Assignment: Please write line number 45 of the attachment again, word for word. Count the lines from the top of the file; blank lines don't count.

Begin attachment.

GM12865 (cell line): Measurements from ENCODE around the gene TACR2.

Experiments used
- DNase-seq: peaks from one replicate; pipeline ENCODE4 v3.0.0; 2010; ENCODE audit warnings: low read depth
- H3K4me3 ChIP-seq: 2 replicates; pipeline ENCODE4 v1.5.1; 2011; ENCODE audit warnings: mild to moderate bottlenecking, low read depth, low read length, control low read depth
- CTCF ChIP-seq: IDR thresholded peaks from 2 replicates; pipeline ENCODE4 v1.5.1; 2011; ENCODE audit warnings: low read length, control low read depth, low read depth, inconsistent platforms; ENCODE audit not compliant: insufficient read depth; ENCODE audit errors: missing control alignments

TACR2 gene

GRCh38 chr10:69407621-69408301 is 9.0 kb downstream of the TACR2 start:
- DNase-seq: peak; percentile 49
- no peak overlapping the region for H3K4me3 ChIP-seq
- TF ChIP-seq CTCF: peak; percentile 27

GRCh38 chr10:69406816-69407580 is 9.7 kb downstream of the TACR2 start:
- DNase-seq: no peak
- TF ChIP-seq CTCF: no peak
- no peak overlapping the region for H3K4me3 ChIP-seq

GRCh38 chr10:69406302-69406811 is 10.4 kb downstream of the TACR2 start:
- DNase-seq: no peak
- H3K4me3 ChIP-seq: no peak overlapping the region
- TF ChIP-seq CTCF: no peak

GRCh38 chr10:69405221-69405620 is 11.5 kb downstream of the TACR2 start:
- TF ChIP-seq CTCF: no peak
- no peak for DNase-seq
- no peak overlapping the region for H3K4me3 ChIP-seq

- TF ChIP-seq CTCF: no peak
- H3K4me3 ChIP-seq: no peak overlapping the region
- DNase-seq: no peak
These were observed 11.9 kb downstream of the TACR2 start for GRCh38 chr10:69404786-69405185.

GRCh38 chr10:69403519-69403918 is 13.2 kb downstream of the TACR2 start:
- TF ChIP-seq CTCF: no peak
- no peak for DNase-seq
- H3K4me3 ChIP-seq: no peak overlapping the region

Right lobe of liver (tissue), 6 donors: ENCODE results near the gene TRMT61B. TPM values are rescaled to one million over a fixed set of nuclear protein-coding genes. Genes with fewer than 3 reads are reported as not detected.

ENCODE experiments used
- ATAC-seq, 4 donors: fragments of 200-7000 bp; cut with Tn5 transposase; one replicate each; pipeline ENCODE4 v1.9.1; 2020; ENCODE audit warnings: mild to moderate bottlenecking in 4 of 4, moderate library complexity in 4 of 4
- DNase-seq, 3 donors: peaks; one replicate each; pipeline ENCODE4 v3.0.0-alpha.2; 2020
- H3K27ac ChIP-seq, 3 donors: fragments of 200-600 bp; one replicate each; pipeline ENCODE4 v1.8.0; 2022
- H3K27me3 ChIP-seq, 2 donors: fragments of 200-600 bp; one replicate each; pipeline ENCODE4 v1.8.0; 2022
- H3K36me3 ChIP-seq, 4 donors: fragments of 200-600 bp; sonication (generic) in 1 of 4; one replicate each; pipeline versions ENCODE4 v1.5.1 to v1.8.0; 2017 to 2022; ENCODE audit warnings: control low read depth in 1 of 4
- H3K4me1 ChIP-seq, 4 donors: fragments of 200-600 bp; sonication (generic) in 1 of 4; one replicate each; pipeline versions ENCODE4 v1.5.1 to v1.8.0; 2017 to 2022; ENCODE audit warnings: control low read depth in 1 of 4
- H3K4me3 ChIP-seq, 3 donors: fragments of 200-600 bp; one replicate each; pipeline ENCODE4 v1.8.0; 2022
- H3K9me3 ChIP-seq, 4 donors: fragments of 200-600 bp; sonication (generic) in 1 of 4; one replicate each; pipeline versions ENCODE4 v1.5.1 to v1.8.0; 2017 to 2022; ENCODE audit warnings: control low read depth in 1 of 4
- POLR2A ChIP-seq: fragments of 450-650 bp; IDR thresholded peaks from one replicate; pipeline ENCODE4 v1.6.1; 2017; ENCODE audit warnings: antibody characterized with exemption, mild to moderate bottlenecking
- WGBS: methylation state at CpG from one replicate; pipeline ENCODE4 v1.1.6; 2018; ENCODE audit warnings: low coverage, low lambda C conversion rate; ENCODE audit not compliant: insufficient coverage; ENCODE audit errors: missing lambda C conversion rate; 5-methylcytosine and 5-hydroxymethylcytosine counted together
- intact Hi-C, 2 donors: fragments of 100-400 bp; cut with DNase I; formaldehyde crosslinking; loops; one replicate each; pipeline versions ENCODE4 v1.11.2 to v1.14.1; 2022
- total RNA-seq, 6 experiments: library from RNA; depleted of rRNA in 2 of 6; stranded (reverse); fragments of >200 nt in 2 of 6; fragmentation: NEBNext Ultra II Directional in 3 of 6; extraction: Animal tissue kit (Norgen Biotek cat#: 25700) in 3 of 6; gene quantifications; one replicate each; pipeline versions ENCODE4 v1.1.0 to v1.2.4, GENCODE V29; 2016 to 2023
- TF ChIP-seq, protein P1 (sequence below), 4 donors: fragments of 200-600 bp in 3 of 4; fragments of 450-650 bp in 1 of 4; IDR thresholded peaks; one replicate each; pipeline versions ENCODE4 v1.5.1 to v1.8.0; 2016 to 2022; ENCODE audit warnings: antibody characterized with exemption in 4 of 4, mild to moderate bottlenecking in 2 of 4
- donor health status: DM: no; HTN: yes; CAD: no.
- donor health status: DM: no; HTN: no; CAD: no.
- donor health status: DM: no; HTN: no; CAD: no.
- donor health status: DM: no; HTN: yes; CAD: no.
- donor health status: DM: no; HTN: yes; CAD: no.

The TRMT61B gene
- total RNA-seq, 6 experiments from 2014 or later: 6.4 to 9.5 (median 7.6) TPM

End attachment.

- TF ChIP-seq, protein P1 (sequence below), 4 donors: fragments of 200-600 bp in 3 of 4; fragments of 450-650 bp in 1 of 4; IDR thresholded peaks; one replicate each; pipeline versions ENCODE4 v1.5.1 to v1.8.0; 2016 to 2022; ENCODE audit warnings: antibody characterized with exemption in 4 of 4, mild to moderate bottlenecking in 2 of 4